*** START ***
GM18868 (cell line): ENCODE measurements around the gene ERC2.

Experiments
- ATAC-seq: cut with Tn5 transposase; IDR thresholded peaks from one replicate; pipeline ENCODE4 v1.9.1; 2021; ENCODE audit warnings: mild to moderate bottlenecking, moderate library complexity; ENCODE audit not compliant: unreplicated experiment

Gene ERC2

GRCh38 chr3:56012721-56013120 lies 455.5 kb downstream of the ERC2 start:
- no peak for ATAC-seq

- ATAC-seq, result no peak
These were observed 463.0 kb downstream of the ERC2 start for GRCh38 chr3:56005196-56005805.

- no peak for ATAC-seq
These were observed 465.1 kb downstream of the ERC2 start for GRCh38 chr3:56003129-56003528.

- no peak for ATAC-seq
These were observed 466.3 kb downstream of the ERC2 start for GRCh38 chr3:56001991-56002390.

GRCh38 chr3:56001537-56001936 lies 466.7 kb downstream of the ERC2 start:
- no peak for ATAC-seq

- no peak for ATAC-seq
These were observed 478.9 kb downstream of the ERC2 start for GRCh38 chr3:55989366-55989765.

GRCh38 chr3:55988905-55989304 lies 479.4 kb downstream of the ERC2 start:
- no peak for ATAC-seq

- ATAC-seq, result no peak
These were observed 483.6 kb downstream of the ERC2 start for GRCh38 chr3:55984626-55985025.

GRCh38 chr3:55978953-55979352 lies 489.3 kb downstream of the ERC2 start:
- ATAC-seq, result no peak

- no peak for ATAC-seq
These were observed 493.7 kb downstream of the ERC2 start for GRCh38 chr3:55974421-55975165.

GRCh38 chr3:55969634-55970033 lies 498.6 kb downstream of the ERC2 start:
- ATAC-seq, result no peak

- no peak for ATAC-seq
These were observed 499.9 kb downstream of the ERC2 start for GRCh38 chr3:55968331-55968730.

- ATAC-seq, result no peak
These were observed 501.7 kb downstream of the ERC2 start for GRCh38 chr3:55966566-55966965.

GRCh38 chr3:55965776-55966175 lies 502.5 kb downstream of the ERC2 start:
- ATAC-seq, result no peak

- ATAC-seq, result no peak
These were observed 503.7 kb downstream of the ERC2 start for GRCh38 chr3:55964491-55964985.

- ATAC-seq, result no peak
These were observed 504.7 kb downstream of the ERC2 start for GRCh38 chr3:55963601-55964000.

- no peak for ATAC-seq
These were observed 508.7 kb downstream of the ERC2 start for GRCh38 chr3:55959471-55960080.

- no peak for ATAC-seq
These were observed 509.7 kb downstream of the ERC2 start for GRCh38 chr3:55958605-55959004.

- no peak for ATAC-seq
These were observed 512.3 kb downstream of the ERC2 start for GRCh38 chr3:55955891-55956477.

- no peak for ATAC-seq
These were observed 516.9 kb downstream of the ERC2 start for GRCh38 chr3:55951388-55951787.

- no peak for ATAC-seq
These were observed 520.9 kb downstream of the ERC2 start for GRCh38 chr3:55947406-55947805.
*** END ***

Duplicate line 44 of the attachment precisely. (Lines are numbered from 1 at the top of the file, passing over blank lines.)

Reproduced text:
These were observed 516.9 kb downstream of the ERC2 start for GRCh38 chr3:55951388-55951787.